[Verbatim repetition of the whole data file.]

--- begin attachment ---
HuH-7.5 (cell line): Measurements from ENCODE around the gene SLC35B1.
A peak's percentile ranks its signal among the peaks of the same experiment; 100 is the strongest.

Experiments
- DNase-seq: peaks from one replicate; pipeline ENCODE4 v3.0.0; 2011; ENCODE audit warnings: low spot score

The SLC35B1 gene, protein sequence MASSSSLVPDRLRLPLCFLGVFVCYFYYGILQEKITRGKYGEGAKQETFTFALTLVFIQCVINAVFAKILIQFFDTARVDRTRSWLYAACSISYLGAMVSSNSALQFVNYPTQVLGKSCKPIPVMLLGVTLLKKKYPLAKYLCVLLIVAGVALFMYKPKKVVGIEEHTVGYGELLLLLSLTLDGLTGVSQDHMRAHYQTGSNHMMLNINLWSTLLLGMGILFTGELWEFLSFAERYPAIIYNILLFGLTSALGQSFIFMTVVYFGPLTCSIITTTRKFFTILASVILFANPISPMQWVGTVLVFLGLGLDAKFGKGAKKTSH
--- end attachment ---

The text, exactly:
HuH-7.5 (cell line): Measurements from ENCODE around the gene SLC35B1.
A peak's percentile ranks its signal among the peaks of the same experiment; 100 is the strongest.

Experiments
- DNase-seq: peaks from one replicate; pipeline ENCODE4 v3.0.0; 2011; ENCODE audit warnings: low spot score

The SLC35B1 gene, protein sequence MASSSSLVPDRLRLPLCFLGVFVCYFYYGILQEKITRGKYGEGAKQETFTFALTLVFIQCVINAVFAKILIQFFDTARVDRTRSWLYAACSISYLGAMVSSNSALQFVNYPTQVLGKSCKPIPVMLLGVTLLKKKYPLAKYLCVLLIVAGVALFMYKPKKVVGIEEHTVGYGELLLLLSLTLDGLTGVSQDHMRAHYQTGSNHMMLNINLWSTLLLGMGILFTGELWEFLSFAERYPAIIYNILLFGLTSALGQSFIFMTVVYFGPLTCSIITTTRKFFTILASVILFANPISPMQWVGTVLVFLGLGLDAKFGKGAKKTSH